Florida Sen. Marco Rubio is warning that if Congress doesn't pass immigration reform, President Obama may act on his own to legalize the 11 million immigrants already in the country illegally.
Rubio, a potential Republican presidential candidate for 2016 and an author of the sweeping immigration bill that passed the Senate in June but stalled in the House, made the comments Tuesday on "The Morning Show with Preston Scott" on Tallahassee radio station WFLA.
He noted that the Obama administration took action a year ago to give legal status to many immigrants brought here illegally as children. He said without congressional action, the president might well be tempted to do the same for everyone else here illegally, too.
"I believe that this president will be tempted, if nothing happens in Congress, he will be tempted to issue an executive order like he did for the DREAM Act kids a year ago where he basically legalizes 11 million people by the sign of a pen," Rubio said.
Rubio said the possibility highlighted the need for congressional action because the alternative would be legalization without benefits like border security and an E-Verify system to require employers to check their workers' legal status.
"We can't leave it, in my mind, the way it is because I think a year from now we could find ourselves with all 11 million people here legally under an executive order from the president, but no E-Verify, no more border security, no more border agents -- none of the other reforms that we desperately need," Rubio said.
The White House disputed Rubio's comments.
Asked whether Obama would be "tempted" to issue executive orders as Rubio suggested, White House spokesman Bobby Whithorne told The Associated Press, "No. The only solution to this problem is for Congress to fix the broken immigration system by passing comprehensive reform."
Rubio's comments came with lawmakers back home in their districts for Congress' five-week summer recess, which activists on both sides of the immigration issue are trying to use to make their case for or against action in the GOP-controlled House.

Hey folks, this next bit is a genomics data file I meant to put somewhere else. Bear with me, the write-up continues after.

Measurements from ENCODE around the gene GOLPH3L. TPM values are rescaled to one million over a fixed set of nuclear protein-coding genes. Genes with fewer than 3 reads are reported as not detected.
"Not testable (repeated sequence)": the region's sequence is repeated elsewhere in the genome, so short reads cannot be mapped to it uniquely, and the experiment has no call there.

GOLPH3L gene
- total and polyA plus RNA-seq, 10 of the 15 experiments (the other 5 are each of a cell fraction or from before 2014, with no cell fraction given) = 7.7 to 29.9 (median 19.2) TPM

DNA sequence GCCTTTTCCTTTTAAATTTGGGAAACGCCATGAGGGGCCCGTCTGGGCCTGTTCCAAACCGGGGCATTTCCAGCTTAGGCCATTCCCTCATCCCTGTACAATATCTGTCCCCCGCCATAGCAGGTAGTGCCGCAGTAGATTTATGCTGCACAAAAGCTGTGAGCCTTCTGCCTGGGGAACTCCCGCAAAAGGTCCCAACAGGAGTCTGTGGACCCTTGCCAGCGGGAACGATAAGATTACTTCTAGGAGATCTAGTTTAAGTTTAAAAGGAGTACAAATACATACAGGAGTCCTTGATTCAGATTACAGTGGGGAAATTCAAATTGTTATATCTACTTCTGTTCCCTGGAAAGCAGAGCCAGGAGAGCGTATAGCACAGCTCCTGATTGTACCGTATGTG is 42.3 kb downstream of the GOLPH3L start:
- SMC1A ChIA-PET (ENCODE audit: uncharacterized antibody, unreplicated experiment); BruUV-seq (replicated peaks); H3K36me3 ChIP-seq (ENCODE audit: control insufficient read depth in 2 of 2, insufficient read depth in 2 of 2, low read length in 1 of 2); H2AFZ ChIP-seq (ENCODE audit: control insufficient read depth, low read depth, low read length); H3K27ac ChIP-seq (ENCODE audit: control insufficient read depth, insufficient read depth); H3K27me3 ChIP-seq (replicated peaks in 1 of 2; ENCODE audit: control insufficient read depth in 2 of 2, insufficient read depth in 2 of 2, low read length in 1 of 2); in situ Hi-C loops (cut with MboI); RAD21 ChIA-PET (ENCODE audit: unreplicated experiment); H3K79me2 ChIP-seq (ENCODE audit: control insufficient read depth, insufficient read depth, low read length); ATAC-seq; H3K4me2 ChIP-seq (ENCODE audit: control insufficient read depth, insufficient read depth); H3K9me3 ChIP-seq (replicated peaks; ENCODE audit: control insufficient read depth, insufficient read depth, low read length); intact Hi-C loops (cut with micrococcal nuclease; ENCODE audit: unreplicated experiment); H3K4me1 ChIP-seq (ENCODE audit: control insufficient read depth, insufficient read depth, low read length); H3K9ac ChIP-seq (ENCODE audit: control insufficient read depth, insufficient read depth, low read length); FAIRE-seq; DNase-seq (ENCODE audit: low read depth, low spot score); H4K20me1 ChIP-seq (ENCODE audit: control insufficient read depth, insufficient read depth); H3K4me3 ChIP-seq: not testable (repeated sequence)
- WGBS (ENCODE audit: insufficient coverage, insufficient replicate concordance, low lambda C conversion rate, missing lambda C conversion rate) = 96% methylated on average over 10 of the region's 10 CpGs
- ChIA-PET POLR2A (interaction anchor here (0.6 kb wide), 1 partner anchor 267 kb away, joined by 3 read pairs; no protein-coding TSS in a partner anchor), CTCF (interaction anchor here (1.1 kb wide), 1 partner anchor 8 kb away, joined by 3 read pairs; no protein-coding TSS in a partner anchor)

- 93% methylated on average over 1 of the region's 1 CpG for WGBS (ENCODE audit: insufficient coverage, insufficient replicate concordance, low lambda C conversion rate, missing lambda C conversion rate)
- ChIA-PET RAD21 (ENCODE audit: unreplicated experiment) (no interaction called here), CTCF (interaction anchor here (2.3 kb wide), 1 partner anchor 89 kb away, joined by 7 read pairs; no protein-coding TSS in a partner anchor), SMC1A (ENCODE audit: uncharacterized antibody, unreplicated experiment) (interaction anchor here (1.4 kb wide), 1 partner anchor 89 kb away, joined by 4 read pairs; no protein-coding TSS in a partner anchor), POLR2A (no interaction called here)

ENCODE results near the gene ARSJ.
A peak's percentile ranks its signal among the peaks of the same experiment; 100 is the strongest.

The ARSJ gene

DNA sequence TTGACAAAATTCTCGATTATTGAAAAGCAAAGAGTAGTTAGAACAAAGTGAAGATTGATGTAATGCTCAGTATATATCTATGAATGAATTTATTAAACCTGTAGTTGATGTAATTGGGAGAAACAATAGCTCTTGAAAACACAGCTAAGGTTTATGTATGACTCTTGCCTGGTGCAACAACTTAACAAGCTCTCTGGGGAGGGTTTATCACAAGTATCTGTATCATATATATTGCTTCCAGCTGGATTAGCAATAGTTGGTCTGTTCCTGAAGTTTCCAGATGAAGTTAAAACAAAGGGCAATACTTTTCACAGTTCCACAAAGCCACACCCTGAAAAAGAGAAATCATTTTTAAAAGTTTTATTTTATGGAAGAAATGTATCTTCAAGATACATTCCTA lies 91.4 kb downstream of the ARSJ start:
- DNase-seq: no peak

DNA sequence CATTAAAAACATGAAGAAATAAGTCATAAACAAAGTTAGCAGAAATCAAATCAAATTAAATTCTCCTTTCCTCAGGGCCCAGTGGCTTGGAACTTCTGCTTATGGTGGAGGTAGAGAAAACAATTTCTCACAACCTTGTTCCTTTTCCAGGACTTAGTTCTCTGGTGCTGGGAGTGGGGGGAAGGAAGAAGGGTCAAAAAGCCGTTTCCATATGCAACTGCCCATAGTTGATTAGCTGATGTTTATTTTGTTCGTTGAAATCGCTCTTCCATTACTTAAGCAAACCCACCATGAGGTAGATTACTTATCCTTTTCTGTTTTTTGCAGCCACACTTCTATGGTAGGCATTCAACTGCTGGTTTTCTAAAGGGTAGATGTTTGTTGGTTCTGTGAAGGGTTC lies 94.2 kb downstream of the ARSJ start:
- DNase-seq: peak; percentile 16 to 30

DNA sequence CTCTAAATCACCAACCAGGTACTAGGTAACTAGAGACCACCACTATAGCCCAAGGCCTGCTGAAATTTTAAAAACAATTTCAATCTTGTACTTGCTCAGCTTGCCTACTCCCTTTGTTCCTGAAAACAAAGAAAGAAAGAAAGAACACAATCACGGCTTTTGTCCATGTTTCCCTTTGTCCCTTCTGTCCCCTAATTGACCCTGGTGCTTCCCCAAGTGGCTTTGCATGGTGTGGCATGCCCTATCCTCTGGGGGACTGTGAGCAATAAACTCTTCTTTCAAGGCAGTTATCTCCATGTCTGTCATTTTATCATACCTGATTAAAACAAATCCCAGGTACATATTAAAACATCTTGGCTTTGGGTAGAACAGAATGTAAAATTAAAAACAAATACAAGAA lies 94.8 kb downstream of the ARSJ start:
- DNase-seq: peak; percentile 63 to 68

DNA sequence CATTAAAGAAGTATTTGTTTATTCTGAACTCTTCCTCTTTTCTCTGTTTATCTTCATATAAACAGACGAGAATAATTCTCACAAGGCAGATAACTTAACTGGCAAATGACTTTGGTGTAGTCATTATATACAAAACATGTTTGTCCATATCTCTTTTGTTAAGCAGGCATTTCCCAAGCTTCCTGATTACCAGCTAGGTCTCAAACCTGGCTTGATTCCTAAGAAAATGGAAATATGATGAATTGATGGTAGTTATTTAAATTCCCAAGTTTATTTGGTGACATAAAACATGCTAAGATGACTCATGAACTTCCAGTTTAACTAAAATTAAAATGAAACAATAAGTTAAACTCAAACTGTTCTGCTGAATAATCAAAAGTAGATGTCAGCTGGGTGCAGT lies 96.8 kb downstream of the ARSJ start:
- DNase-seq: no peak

Under pressure from advocates for reform, several House Republicans have already indicated qualified support for a path to citizenship for the immigrants already here illegally, something that's part of the Senate bill but opposed by many conservatives.
The conservative American Action Network spent $750,000 on pro-reform commercials. One ad aimed at Florida voters called the legislation "the toughest border security plan ever passed by Congress" and urged viewers to thank Rubio for "keeping his promise and fighting to secure the border."
Meanwhile those opposed to reform struggled to draw a crowd to a "Stop Amnesty Tour" event in Richmond, Va., Monday night.
But it remains unclear whether one side will clearly prevail come time for lawmakers to return to Washington in September, or what will happen then. GOP House leaders have said they plan to proceed with the immigration issue with single-issue bills, beginning with border security, so it remains to be seen whether they'll get to the point of entering negotiations with the Senate on a package that could reach Obama's desk.
Rubio's comments Tuesday tracked with speculation sometimes heard from immigration activists on the left about how to move forward if Congress never sends Obama a bill. The possibility of pressuring Obama to take additional executive actions has been discussed, though most advocates with ties to the White House say it's premature to focus on that idea.
Rubio recently spoke to about 50 conservative activists and other lawmakers at a meeting of the Senate's tea party caucus. Organizers said he breezed past immigration, instead devoting much of his speech to repealing the health law.
The Associated Press contributed to this report.